Paulius Musteikis Photos
The hot pot has ingredients that change daily.
Asian food has boomed in the last decade. There are not only simply more Asian restaurants in the U.S., but high-profile chefs have found inspiration in Asian flavors to create newfangled fusion cuisines. Chicago's Yusho serves bold yakatori-inspired dishes; Mission Chinese in New York mashes Chinese food with Jewish American items like pastrami; and at A-Frame in Los Angeles, Roy Choi splatters the menu with whatever influences he likes -- Thai clam chowder or seaweed kettle corn, anyone?
In a way, Sujeo (pronounced sue-joh) hews close to this hip, big-city Asian-y restaurant formula by capturing a multitude of spice combinations alongside fun nods to lowbrow or local culture like broasted chicken, mac 'n' cheese, Pabst and custard. But there's a big difference -- the menu isn't all mash-ups or new creations. It's a bevy of traditional dishes from multiple countries, offered with an eye toward reasonable fidelity.
Authenticity is a tricky notion. There are those who believe that unless you grew up with a cuisine you can't properly execute it. Let's call this the grandma theory. Your granny wasn't Korean? Forget ever making credible kimchi.
Most chefs I've talked to do not subscribe to this theory, for the simple reason that it isn't true. Take Andy Ricker of Pok Pok (Portland, Brooklyn), slinging some of the tastiest Thai food you'll ever eat. Or Rick Bayless, who is one heck of a Mexican cook, whether the food is traditional or not. Race and class politics aside, the question simply becomes, is the cooking good?
Likewise, appetizers -- which, again, range all over the place ethnically -- are thoughtfully executed. A Sichuan beef tongue and tripe salad is bright and fresh, with the tripe acting as a sweet foil to the red onions and sour tongue. If you've ever been curious (or squeamish) about tongue and tripe, you won't get a cleaner-tasting version than this. And the salt and pepper squid, which is often a heavy dish and one to avoid, is well prepared, providing crunch while remaining light.
The written menu could do a better job of helping navigate the big smorgasbord, though. For instance, it's not always clear which items will arrive with banchan, the little fleet of Korean pickles and other treats.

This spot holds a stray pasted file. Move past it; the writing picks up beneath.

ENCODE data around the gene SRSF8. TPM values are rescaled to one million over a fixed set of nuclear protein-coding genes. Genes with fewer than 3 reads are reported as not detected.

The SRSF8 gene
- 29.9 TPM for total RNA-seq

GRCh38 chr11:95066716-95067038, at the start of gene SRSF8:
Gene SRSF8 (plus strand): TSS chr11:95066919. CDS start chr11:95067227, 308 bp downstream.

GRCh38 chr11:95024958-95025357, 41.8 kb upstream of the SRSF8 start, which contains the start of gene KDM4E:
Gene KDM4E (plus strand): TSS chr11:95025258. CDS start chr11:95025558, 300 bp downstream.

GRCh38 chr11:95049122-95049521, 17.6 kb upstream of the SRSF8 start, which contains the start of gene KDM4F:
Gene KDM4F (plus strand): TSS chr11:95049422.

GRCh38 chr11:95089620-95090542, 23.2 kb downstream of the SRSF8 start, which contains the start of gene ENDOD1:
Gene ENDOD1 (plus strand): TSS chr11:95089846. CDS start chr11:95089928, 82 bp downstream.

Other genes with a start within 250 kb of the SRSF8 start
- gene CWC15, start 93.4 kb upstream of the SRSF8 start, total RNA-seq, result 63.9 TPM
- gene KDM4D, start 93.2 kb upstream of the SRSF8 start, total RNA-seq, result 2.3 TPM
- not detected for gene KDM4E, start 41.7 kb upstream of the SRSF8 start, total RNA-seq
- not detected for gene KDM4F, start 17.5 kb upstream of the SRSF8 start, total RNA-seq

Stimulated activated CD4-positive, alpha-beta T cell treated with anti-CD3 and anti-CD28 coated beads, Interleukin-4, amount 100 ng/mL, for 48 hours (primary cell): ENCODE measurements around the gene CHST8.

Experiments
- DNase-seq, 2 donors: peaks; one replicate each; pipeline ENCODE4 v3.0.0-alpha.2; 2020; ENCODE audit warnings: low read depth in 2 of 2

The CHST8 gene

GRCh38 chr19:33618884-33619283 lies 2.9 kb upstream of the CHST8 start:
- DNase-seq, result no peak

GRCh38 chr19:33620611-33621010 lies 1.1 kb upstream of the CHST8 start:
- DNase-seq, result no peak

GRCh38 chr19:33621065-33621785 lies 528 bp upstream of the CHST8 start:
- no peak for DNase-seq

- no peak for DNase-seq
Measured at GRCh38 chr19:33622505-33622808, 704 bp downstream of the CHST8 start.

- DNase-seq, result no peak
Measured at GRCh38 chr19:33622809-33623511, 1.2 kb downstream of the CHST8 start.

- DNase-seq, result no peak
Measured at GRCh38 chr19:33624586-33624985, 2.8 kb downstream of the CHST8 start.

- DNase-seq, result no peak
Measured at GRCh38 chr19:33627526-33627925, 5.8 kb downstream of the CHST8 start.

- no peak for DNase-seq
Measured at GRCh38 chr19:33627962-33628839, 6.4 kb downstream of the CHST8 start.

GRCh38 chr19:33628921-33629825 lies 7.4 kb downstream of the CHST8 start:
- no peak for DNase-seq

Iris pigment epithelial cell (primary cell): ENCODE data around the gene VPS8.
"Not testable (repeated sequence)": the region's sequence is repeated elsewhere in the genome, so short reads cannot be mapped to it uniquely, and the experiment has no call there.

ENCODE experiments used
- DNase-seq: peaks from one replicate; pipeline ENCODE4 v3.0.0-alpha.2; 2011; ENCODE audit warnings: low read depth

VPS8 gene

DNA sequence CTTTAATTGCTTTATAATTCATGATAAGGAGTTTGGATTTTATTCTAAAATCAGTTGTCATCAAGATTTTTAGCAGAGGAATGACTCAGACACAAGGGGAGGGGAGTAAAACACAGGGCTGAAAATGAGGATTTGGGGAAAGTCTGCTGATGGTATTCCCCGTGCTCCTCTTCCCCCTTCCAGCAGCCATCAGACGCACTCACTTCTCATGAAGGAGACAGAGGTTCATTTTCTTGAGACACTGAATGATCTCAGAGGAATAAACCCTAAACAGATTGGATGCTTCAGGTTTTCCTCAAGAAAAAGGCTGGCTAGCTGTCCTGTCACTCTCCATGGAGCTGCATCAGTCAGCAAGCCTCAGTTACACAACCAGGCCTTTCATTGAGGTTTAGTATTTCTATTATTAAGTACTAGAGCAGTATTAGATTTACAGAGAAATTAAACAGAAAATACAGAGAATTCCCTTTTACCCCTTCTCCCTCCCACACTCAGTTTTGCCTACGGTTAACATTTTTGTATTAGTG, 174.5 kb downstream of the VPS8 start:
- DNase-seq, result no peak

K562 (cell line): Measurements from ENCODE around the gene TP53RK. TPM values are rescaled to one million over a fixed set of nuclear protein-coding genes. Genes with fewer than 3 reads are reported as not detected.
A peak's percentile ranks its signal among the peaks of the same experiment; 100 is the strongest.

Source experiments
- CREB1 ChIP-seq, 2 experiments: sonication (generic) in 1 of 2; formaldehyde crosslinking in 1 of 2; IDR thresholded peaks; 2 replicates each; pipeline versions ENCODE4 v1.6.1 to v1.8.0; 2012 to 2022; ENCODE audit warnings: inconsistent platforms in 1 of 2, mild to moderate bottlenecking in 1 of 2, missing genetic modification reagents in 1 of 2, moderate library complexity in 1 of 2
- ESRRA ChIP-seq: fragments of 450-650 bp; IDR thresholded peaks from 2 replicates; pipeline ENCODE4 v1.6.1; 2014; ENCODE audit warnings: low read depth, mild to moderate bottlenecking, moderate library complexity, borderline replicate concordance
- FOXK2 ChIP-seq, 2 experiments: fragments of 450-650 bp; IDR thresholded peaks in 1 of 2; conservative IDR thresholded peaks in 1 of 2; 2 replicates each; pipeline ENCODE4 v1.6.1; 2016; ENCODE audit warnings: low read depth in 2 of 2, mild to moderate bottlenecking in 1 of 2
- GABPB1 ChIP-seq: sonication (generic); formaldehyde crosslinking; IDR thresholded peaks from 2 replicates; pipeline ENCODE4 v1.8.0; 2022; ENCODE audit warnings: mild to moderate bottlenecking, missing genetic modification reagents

Similarly, chef Miller offers daily changing special ingredients in the bibimbap, the hot pot and the ssäm (wraps), but waitstaff have to talk diners through them, and sometimes forget to mention them. How about a chalkboard?
Because the menu is an idiosyncratic list of what Miller loves from Asian cuisine, there can also be surprises. If you're unfamiliar with shio ramen (aka salt ramen), you may find the thin broth and whole-wheat noodles peculiar. But the noodles, shipped in from Sun Noodles, are spectacular and soak up duck and pork fat nicely. Sometimes, the idiosyncrasy means that broths and sauces aren't exactly in line with expectations, either; the nuoc cham for the bún, the hot pot broth, the sauces for the broasted chicken and the pho broth aren't always flavorful enough or may be too sticky, salty or acidic.
The noodle bar, which is like a restaurant within the restaurant, is tucked around a sharp corner from all three entrances and sports an abbreviated menu. Here, diners can sit and watch the kitchen at work. Only four of the restaurant's beers are listed on the noodle bar menu, but the full drinks menu is available (although we weren't made aware of this on a recent visit). Still, the drinks menu overall can seem like a missed opportunity. It would be nice to see a big selection of, say, Rieslings, sojus, or even sakes.
Prices may make some wallets snap shut. Bún, a Vietnamese rice vermicelli dish that arrives beautifully manicured, clocks in at $16, a tough price-point, even with a local-ingredient ethos.
Yes, Sujeo is a mash-up of two trends: the Asian food boom and farm-to-table. These two defining movements of the past decade are conjoined in a lively and capable embrace, brought together to introduce Madison diners to a lengthy list of beloved Asian dishes. Prepared with a chef-driven sensibility in an upbeat, unfussy environment, it's a formula for success. Expect top-notch service, and don't forget to enjoy a custard twist cone.